Ultima V

Posted by hawkinson76 (377 posts) -

I played Ultima V without any documentation. I had to decipher the rune language, draw the overworld map, map the moongates, and figure out the spell reagents through trial and error, not to mention the basic keyboard commands (I rowed frigates for the longest time before I figured out how to unfurl the sails). On top of that the game requires all sorts of book keeping: detailed notes of conversations, including key words (the password is "dawn"), coordinates of locations using the sextant, and mapping all the dungeons. There was probably a bunch of stuff i never figured out to do (like level up, was it random at every camp out?) I finally gave up when I reached the underworld, I mapped what I could but there were mountains I couldn't get past. I think i found out years later that I needed the blink spell, and since I only figured out spell chants through trial and error (Grav Por!) that would have been very difficult (but so was everything else up until that point).

It was totally worth it, the open conversation system, true sense of exploration, the risk reward to deep dungeon diving, and my own satisfaction at figuring stuff out. And the narrative was told so effectively in game, like when I was captured by blackthorn and had to choose whether to reveal the password of the resistance or sacrifice one of my party.

I would never play anything like that again.

#1 Posted by hawkinson76 (377 posts) -

I played Ultima V without any documentation. I had to decipher the rune language, draw the overworld map, map the moongates, and figure out the spell reagents through trial and error, not to mention the basic keyboard commands (I rowed frigates for the longest time before I figured out how to unfurl the sails). On top of that the game requires all sorts of book keeping: detailed notes of conversations, including key words (the password is "dawn"), coordinates of locations using the sextant, and mapping all the dungeons. There was probably a bunch of stuff i never figured out to do (like level up, was it random at every camp out?) I finally gave up when I reached the underworld, I mapped what I could but there were mountains I couldn't get past. I think i found out years later that I needed the blink spell, and since I only figured out spell chants through trial and error (Grav Por!) that would have been very difficult (but so was everything else up until that point).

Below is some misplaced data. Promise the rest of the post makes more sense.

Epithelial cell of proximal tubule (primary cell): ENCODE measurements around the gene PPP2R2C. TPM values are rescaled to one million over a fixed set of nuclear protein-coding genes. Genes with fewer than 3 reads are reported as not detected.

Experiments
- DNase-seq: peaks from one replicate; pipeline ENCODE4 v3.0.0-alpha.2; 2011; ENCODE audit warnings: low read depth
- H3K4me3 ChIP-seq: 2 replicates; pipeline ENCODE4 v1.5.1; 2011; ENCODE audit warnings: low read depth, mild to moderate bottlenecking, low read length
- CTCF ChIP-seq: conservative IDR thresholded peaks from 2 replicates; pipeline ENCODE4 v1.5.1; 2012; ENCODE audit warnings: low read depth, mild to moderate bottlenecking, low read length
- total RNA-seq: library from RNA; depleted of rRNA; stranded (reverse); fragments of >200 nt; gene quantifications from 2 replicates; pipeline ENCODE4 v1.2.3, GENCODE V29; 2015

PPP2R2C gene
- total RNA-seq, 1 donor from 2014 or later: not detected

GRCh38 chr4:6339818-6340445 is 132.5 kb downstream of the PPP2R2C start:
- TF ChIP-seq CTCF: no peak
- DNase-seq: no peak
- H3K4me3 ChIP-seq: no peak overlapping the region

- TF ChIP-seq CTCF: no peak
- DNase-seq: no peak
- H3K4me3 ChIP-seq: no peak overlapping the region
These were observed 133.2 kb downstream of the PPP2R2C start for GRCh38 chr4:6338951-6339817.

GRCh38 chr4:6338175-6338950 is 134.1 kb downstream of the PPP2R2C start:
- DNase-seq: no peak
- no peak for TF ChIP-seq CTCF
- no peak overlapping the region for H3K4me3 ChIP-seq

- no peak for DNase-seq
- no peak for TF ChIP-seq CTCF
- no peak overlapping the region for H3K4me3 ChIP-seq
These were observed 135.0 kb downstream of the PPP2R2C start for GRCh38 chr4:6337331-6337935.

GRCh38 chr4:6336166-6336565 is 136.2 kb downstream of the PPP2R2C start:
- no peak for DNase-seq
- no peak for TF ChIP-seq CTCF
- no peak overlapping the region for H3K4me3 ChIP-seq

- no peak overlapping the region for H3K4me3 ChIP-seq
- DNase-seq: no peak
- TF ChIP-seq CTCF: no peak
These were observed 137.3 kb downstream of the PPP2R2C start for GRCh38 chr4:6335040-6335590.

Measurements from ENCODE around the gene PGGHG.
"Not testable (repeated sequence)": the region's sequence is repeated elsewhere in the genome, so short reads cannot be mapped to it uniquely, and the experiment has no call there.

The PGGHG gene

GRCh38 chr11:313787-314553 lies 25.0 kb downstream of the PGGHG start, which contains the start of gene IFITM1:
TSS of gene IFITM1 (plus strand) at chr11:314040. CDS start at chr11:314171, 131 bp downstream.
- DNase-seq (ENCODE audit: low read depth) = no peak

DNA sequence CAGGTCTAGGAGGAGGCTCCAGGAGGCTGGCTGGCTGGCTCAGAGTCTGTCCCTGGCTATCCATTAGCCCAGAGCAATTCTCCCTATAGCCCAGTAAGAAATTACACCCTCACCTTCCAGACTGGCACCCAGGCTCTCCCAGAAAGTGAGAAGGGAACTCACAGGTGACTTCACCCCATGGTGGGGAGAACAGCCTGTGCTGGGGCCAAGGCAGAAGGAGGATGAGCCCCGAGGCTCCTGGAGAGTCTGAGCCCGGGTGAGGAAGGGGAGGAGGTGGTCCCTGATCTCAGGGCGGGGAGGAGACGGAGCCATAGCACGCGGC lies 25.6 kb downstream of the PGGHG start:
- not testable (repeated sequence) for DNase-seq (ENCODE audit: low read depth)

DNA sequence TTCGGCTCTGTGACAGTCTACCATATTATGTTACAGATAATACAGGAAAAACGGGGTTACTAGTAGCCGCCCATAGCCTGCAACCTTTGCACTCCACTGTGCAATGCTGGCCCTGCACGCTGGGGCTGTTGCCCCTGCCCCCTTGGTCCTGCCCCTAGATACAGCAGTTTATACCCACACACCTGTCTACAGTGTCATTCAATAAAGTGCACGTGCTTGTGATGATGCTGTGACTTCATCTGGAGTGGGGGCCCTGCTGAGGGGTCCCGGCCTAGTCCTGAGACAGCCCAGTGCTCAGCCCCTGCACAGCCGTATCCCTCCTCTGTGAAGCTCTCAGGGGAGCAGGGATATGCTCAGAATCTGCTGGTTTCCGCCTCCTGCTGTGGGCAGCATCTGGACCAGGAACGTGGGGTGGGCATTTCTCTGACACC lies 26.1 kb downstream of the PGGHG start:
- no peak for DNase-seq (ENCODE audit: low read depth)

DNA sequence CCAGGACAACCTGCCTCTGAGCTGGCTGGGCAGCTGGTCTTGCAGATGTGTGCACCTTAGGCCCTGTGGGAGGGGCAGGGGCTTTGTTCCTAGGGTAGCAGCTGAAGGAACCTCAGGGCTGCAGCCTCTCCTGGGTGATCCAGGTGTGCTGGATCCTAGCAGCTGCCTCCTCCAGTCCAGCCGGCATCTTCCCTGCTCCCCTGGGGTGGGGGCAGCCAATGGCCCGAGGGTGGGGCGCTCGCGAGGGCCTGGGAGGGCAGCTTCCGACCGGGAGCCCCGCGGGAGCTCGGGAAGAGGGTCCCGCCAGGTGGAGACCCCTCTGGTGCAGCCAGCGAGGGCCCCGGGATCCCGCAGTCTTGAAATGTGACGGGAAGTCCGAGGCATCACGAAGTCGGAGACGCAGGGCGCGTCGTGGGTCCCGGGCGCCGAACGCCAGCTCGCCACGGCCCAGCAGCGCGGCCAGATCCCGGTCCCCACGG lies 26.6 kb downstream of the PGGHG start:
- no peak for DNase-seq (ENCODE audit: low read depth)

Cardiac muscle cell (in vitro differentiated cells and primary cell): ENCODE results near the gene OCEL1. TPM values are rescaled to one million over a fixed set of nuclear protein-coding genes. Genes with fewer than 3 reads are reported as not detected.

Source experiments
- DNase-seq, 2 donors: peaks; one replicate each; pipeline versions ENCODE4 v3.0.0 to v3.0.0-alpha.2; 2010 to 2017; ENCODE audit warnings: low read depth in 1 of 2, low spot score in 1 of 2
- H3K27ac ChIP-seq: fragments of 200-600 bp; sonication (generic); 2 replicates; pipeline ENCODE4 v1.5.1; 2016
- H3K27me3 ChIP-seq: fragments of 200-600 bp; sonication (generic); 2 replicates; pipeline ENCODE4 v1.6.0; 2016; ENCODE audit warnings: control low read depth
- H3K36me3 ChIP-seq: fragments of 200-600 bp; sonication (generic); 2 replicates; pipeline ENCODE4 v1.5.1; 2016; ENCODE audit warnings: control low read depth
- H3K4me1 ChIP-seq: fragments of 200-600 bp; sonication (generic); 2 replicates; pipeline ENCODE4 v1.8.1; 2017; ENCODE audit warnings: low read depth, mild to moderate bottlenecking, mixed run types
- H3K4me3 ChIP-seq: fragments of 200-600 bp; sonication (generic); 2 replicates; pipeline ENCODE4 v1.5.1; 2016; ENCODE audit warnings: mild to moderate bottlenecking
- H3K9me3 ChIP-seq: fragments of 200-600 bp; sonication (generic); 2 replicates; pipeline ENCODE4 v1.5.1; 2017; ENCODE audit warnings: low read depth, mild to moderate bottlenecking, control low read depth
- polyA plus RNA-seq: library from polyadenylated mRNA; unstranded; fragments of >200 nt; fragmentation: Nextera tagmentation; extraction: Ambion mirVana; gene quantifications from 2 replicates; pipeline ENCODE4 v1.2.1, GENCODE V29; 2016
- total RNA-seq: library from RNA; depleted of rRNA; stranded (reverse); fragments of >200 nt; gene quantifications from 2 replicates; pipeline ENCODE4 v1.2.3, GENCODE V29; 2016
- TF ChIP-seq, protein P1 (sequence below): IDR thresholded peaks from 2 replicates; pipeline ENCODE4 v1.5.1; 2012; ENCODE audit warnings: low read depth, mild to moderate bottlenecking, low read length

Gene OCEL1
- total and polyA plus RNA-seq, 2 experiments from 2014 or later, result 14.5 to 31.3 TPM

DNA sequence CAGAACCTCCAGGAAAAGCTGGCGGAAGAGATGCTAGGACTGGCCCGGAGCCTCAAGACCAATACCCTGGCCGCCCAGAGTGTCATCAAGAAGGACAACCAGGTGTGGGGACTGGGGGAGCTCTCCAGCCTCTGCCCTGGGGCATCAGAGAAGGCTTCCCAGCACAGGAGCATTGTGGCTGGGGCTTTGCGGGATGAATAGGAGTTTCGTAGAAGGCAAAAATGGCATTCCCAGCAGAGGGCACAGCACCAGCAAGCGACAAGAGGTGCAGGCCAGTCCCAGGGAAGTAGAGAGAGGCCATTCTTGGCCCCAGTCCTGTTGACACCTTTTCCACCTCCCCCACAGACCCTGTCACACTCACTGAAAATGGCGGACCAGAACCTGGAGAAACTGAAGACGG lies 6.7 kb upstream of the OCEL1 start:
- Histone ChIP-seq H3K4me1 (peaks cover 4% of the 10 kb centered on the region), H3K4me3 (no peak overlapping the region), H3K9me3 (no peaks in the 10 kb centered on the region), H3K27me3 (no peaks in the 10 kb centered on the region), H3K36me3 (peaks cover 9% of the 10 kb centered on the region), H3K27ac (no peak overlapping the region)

It was totally worth it, the open conversation system, true sense of exploration, the risk reward to deep dungeon diving, and my own satisfaction at figuring stuff out. And the narrative was told so effectively in game, like when I was captured by blackthorn and had to choose whether to reveal the password of the resistance or sacrifice one of my party.

I would never play anything like that again.

#2 Posted by FancySoapsMan (5826 posts) -

Hmm... sounds interesting.
 
I'm tempted to buy Ultima V+VI now that they're on GOG, but I don't if I'd be willing to put in the time to finish them.

#3 Posted by ahoodedfigure (4240 posts) -

Some of the best gaming stories happen early, when we're willing to put in a lot and discover every thing a game has to offer. I'm amazed at my early-gamer stamina, but I'm not sure it has to do with age so much as our expectations. Sometimes it's OK to work for a reward, though; I think that's part of why these things were so satisfying. No online help, maybe a buddy to point at the screen and suggest possible solutions, and few games that could compete for your time and attention. 
 
Playing Ultima IV now I'm annoyed by the lack of map, and I wonder how much of the docs I should read. I imagine it would have been even more fun if I'd been FORCED to learn how to play without any documentation, but if I hadn't read how to do some basic commands, a lot of the game would have been lost to me. Yet if they held my hand the whole way, I wouldn't be playing a game-- I'd just be following commands.
 
Some of the best games out there make you work for rewards, I think. There's more to gaming satisfaction than a story. Good to read that someone was able to make it that far in an Ultima game without help. You have my respect :)
 
@FancySoapsMan: Try IV out for free and see if it's your speed. Then get the rest if it's a game style you like. If not, you dodged a bullet :)

#4 Posted by FancySoapsMan (5826 posts) -
@ahoodedfigure: Too late for that, I already bought it :P
 
I'm mostly interested in Ultima VI though, as it looks to be the easiest to get into. I'll probably just skip IV and V.

This edit will also create new pages on Giant Bomb for:

Beware, you are proposing to add brand new pages to the wiki along with your edits. Make sure this is what you intended. This will likely increase the time it takes for your changes to go live.

Comment and Save

Until you earn 1000 points all your submissions need to be vetted by other Giant Bomb users. This process takes no more than a few hours and we'll send you an email once approved.